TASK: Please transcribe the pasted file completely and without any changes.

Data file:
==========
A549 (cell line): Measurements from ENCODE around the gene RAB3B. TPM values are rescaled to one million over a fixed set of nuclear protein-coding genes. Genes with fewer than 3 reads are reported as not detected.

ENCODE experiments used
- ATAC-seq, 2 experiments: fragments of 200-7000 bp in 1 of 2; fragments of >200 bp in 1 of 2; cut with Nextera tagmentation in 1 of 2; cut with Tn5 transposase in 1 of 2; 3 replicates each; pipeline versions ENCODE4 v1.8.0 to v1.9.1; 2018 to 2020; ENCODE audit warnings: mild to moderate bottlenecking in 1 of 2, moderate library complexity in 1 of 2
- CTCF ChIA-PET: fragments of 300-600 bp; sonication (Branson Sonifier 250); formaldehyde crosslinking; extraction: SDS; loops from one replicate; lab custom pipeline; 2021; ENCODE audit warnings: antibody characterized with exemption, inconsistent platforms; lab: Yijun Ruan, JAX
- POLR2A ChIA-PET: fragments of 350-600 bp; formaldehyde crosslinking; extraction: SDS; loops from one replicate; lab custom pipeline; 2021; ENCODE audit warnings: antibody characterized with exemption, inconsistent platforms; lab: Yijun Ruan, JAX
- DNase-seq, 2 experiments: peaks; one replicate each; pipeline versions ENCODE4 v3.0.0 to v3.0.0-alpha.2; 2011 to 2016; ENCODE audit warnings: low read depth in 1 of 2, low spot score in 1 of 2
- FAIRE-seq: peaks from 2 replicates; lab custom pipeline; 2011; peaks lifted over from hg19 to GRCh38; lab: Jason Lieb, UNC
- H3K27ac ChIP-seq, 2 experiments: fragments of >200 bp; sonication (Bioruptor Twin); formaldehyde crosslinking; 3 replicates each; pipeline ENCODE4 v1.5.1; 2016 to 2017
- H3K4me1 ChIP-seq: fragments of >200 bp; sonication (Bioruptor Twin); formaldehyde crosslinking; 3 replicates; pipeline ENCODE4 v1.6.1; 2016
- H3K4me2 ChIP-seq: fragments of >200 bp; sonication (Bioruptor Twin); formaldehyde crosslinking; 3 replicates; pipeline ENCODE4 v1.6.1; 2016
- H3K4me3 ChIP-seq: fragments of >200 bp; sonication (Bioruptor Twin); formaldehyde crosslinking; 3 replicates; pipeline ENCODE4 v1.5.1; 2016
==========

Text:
A549 (cell line): Measurements from ENCODE around the gene RAB3B. TPM values are rescaled to one million over a fixed set of nuclear protein-coding genes. Genes with fewer than 3 reads are reported as not detected.

ENCODE experiments used
- ATAC-seq, 2 experiments: fragments of 200-7000 bp in 1 of 2; fragments of >200 bp in 1 of 2; cut with Nextera tagmentation in 1 of 2; cut with Tn5 transposase in 1 of 2; 3 replicates each; pipeline versions ENCODE4 v1.8.0 to v1.9.1; 2018 to 2020; ENCODE audit warnings: mild to moderate bottlenecking in 1 of 2, moderate library complexity in 1 of 2
- CTCF ChIA-PET: fragments of 300-600 bp; sonication (Branson Sonifier 250); formaldehyde crosslinking; extraction: SDS; loops from one replicate; lab custom pipeline; 2021; ENCODE audit warnings: antibody characterized with exemption, inconsistent platforms; lab: Yijun Ruan, JAX
- POLR2A ChIA-PET: fragments of 350-600 bp; formaldehyde crosslinking; extraction: SDS; loops from one replicate; lab custom pipeline; 2021; ENCODE audit warnings: antibody characterized with exemption, inconsistent platforms; lab: Yijun Ruan, JAX
- DNase-seq, 2 experiments: peaks; one replicate each; pipeline versions ENCODE4 v3.0.0 to v3.0.0-alpha.2; 2011 to 2016; ENCODE audit warnings: low read depth in 1 of 2, low spot score in 1 of 2
- FAIRE-seq: peaks from 2 replicates; lab custom pipeline; 2011; peaks lifted over from hg19 to GRCh38; lab: Jason Lieb, UNC
- H3K27ac ChIP-seq, 2 experiments: fragments of >200 bp; sonication (Bioruptor Twin); formaldehyde crosslinking; 3 replicates each; pipeline ENCODE4 v1.5.1; 2016 to 2017
- H3K4me1 ChIP-seq: fragments of >200 bp; sonication (Bioruptor Twin); formaldehyde crosslinking; 3 replicates; pipeline ENCODE4 v1.6.1; 2016
- H3K4me2 ChIP-seq: fragments of >200 bp; sonication (Bioruptor Twin); formaldehyde crosslinking; 3 replicates; pipeline ENCODE4 v1.6.1; 2016
- H3K4me3 ChIP-seq: fragments of >200 bp; sonication (Bioruptor Twin); formaldehyde crosslinking; 3 replicates; pipeline ENCODE4 v1.5.1; 2016